We leave you with a quote from Kevin, who has absolutely charmed everyone he has met here with his positivity, his smile and his willingness to try speaking in French:

              “As an ex BA student I was amazed by the generous, thoughtful and once in a lifetime opportunity offered to me when I was invited on to this skiing trip. A lot of people would be sceptical about doing this, their guard would be up because this environment and activity is out of their comfort zone. The BA has given me the confidence to take new first steps and to adapt to situations that are unfamiliar, challenging and uncomfortable. I am loving it.  

      The French food is really nice and I like how we all eat together (3 courses!) and clean up after ourselves. The ski instructors are so patient, supportive and talented, they have helped me learn a new skill set. My perception of France has completely changed; before when I thought of France I only really thought of the Eiffel Tower. Being here has made me think of the possibility of living in another country”.

    • No-one has had to do push-ups in the snow!

      date posted: Tuesday 22 Jan 2019

      Day 1 of actual skiing!

      We arrived in Les Deux Alpes (via Geneva) after a coach journey through the winding Alps. The kids were overwhelmed, and thought they were in a movie set. After a very long day (3am start) and walks to get their ski boots and poles, we were all exhausted. 

      Ski school started today, it was meant to be at 10am and although we started getting ready at 9, we were still trying to get boots strapped in properly and help pupils walk up the road carrying skis and poles at 10.30. The instructors at Ecole du Ski Francaise (ESF) have been very patient with us :) Everyone went to the baby slopes to start their basic training, and were miffed to see tiny 3 year French kids sweeping past them. They had gentle and fun exercises to do; learning how to put their skis on, how to stand up, how to slow down and stop but it wasn't at all easy - most of the pupils were tired, cold and sore after sliding into the fencing and landing on their bums by the time we went back for lunch and it was hard to get them ready and back out again for the afternoon session.

      Walking in ski boots has proven particularly challenging, it's very awkward and sometimes painful, so we were wondering if they would refuse to go; they didn't. Some were telling us that they felt like would never be able to do it. They were taken up onto the nursery slope and by the time 4.30 came around we had kids whooping and shrieking, one told us that "it's so hard but when you get it right it feels amazing!". That is why we came.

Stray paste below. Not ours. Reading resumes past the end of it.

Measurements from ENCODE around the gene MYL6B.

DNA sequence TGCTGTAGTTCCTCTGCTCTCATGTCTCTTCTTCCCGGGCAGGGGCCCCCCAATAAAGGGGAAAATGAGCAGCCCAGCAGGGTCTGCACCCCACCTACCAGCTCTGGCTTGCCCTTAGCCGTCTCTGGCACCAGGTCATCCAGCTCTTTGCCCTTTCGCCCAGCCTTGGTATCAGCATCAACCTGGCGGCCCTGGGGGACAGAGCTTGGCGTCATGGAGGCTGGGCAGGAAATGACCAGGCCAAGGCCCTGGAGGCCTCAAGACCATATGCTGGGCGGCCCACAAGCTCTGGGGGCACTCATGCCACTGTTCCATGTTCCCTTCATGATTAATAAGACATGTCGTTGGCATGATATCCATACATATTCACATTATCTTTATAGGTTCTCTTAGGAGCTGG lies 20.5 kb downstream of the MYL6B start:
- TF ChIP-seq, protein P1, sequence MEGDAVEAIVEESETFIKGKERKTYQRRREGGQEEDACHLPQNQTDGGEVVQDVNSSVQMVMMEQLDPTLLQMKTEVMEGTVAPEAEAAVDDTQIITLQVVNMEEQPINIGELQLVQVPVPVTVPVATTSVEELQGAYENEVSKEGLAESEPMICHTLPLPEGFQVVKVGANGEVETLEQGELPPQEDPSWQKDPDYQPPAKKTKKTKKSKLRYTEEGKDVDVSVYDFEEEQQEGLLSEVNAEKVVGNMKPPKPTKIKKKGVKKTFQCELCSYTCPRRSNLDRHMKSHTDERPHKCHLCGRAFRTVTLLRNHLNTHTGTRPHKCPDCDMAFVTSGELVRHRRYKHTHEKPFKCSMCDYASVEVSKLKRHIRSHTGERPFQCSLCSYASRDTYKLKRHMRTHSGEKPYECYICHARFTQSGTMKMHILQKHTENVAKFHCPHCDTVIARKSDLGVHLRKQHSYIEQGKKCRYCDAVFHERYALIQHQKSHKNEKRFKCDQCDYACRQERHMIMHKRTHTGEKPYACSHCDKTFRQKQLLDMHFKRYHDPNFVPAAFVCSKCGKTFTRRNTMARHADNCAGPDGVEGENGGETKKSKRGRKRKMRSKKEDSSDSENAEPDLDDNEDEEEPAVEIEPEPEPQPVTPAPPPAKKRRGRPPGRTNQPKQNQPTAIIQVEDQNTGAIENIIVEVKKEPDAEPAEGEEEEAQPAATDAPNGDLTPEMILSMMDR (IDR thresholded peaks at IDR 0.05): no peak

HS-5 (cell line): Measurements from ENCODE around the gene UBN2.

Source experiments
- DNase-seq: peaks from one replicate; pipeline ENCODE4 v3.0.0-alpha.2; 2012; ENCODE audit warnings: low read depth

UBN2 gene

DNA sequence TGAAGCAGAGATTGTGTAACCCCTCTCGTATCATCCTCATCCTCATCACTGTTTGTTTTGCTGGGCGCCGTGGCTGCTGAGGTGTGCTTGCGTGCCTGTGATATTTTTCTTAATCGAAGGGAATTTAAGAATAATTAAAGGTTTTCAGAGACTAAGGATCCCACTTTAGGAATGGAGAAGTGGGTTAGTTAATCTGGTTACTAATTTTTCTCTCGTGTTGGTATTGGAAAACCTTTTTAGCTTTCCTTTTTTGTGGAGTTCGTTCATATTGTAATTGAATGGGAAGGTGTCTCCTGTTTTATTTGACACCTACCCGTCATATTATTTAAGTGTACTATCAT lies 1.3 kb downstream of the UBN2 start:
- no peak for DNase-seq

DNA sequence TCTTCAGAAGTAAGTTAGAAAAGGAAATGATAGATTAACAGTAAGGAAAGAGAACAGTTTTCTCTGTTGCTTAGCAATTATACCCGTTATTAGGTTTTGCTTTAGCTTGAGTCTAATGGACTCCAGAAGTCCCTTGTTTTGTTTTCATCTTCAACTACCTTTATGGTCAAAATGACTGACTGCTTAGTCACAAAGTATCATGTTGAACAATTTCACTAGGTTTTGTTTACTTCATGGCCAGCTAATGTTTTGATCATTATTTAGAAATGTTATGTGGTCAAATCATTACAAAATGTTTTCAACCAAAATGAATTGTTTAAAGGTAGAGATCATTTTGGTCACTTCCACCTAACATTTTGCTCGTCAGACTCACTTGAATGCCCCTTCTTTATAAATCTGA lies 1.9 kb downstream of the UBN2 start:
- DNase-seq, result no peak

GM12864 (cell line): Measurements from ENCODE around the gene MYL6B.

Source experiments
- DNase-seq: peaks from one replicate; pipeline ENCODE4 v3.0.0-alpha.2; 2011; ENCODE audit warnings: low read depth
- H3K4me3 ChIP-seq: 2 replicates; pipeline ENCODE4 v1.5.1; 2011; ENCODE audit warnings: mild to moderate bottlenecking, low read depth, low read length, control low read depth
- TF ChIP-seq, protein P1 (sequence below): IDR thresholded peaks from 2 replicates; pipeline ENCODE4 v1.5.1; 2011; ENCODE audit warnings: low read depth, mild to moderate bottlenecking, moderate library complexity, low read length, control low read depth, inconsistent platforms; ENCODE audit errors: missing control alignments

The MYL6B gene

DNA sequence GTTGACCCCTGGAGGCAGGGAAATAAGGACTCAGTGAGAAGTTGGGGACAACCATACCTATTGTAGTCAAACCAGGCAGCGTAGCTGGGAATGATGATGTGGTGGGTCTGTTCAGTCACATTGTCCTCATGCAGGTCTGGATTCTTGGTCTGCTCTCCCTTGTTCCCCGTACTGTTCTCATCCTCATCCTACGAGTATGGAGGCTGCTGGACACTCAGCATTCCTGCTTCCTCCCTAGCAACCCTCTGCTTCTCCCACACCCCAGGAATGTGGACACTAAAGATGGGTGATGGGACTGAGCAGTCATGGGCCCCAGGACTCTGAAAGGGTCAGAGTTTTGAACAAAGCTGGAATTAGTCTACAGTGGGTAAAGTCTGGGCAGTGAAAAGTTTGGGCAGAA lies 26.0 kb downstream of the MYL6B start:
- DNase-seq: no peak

We've been posting some pics and videos on our twitter and instagram but it's not easy when your hands are cold or you are on a ski lift! Tomorrow we are all taking the bubble lift to the top of the mountain for some real skiing, and the kids will be writing the blog. 

      We are tired, almost hysterical at times, and have at points wondered if we were completely mad to do this. The kids are totally out of their comfort zone and the usual problems are occurring but at least no-one has had to do any push-ups in the snow!

    • The children who need love the most, will always ask for it in the most unloving of ways

      date posted: Saturday 19 Jan 2019

      The last day before departure involves a lot of running around. For anyone who has ever staffed a school trip, this is not news. The Boxing Academy (as usual) has taken it to the next level though, because to get 17 of our pupils on a plane and to the slopes requires far more than most schools will ever expect to do. In no particular order, these are the things that we have supplied to get this trip off the ground:
      1.     The entire cost of the trip with the school travel company – flights, coach transfers, accommodation, food, skiing lessons and apres-ski activities in the evening.
      2.     17 sets of ski jackets and salopettes, thermal underlayers, gloves, goggles and socks: the full kit for the slopes, all inclusive!
      3.     Supplementary clothing where lacking: some tracksuit bottoms and jumpers, layers for underneath, shoes for travelling, underwear for some pupils and in one case, luggage to put it all in.
      4.     10 passport applications, including the cost of a naturalisation certificate for a ‘Windrush baby’ parent who, while having been granted the right to stay in the UK, had not been issued with a certificate by the Home Office and this was preventing their child receiving a passport.
      5.     Toiletries, including toothbrushes, for a few pupils.
      Our wonderful friends at KitKing and Mountain Warehouse supplied beanie hats and mini-rucksacks, so we are all good to go.